“Be safe!” your significant other calls out as you snap into your pedal clips and head out for a ride on the road. You assure your partner that you’ve got your helmet, your phone, spare tube, water, a few bucks and your Road ID.
Yes, all of those items are part of a cyclist’s safety ritual, but one thing that many of us overlook is road conditions. Sure, we pay attention to the crazy potholes that pop up here in Chester County every spring, crossing our fingers that PennDOT will fill them properly, but how about road closures? How about ongoing utility work? And what about the dreaded tar and chip applications?
Of the above list, potholes are the easiest to deal with. Usually we find them with our cars before we find them with our bikes. We learn, over the years, where the potholes tend to form, where they are fixed quickest, and which roads to avoid until July. Road closures are another matter, but PennDOT has helped us out with a website. Chester County is covered by District 6, located on the old Embreeville State Hospital property, and their weekly traffic update is a great resource. Utility work can also be daunting to a bike rider, especially the Asplundh tree work. Branches and leaves and sawdust, oh my! Most of the local utilities provide schedules as well, check the web for your utility.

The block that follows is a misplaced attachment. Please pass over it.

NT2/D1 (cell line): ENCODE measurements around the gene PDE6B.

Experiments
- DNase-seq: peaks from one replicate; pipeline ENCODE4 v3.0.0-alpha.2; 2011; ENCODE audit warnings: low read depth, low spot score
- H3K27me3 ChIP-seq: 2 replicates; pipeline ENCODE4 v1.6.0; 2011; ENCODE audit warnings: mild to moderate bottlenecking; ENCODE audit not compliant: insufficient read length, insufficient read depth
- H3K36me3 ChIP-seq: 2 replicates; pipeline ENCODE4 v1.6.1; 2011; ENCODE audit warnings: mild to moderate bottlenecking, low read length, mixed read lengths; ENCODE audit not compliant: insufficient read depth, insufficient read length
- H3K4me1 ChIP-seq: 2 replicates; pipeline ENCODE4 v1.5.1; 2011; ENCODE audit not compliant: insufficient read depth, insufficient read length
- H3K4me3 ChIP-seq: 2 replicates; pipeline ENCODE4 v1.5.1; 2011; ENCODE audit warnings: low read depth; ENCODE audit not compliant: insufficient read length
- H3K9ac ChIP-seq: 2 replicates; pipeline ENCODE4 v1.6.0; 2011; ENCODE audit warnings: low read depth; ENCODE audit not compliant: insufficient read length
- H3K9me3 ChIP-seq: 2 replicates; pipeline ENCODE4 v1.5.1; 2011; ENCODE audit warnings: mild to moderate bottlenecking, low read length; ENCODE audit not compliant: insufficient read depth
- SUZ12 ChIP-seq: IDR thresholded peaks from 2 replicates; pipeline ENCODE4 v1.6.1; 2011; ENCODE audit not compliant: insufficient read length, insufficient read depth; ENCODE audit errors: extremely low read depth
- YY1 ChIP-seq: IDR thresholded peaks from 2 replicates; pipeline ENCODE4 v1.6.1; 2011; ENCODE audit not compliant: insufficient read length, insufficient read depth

That brings us to pretty much the only type of road work that will make a cyclist curse more than the Templin Road hill: tar and chips. This process is also known as ‘oil and chips’ or, simply, ‘chipping’. The process is just as it sounds, tar, or asphalt, is spread on the road surface (or the shoulder, where bikes are supposed to be) and then small crushed stones are dumped on the hot tar. The chips are then rolled to help adherence and the road is left alone for several days. It is during this ‘curing’ period that bikes and motorcycles are at the highest risk. The process requires more stone than needed to ensure complete coverage so there is will be an abundance of loose gravel on the road until PennDOT comes back and sweeps it up. We all know how that sweeping process goes, so the road is actually dangerous for a month or two after the chipping application. The passing of many cars finally pushes the loose gravel to the edge of the road (where the cyclists have to deal with it) and the travel lanes are finally safe again.
Although you can navigate chipped roads on a bike, you should be aware the loose gravel is quite slippery for cyclists. If you cannot find an alternate route, slow down and proceed with caution. Take the time to figure where PennDot may be chipping the roads and you can save yourself not only time as you detour, but also prevent a nasty case of road rash.